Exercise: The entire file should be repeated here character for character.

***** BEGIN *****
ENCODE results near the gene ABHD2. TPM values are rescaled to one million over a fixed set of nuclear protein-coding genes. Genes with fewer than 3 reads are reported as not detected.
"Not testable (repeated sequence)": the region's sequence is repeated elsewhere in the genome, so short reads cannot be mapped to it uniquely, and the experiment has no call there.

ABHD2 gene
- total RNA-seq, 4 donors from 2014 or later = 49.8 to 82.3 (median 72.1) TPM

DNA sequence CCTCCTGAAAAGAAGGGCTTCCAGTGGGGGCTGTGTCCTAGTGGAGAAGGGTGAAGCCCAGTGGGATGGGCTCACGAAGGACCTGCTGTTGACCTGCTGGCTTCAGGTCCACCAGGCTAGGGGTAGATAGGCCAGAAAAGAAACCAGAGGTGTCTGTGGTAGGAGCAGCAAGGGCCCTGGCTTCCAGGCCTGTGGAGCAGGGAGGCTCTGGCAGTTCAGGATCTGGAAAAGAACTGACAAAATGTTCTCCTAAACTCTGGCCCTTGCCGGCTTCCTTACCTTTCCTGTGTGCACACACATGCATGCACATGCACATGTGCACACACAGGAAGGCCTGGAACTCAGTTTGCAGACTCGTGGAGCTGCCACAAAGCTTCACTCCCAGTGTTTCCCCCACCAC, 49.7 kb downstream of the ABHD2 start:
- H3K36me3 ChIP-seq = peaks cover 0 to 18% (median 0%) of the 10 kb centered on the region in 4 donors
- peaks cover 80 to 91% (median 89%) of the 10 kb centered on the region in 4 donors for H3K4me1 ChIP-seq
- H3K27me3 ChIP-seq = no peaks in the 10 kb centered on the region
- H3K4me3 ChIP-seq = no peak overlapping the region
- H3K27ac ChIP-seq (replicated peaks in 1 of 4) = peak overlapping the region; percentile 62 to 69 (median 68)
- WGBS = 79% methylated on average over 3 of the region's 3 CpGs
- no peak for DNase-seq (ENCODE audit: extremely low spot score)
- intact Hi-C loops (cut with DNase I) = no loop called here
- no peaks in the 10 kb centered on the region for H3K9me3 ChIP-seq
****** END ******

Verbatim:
ENCODE results near the gene ABHD2. TPM values are rescaled to one million over a fixed set of nuclear protein-coding genes. Genes with fewer than 3 reads are reported as not detected.
"Not testable (repeated sequence)": the region's sequence is repeated elsewhere in the genome, so short reads cannot be mapped to it uniquely, and the experiment has no call there.

ABHD2 gene
- total RNA-seq, 4 donors from 2014 or later = 49.8 to 82.3 (median 72.1) TPM

DNA sequence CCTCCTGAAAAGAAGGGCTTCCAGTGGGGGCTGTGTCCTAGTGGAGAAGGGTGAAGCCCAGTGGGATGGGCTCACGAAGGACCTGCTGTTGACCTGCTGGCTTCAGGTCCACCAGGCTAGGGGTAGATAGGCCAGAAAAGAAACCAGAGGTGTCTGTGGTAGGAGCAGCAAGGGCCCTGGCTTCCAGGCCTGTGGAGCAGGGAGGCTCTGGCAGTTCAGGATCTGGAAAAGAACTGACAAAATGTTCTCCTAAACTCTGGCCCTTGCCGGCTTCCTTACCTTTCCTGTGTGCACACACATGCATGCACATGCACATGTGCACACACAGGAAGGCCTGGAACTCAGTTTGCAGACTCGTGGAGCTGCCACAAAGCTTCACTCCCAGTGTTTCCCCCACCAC, 49.7 kb downstream of the ABHD2 start:
- H3K36me3 ChIP-seq = peaks cover 0 to 18% (median 0%) of the 10 kb centered on the region in 4 donors
- peaks cover 80 to 91% (median 89%) of the 10 kb centered on the region in 4 donors for H3K4me1 ChIP-seq
- H3K27me3 ChIP-seq = no peaks in the 10 kb centered on the region
- H3K4me3 ChIP-seq = no peak overlapping the region
- H3K27ac ChIP-seq (replicated peaks in 1 of 4) = peak overlapping the region; percentile 62 to 69 (median 68)
- WGBS = 79% methylated on average over 3 of the region's 3 CpGs
- no peak for DNase-seq (ENCODE audit: extremely low spot score)
- intact Hi-C loops (cut with DNase I) = no loop called here
- no peaks in the 10 kb centered on the region for H3K9me3 ChIP-seq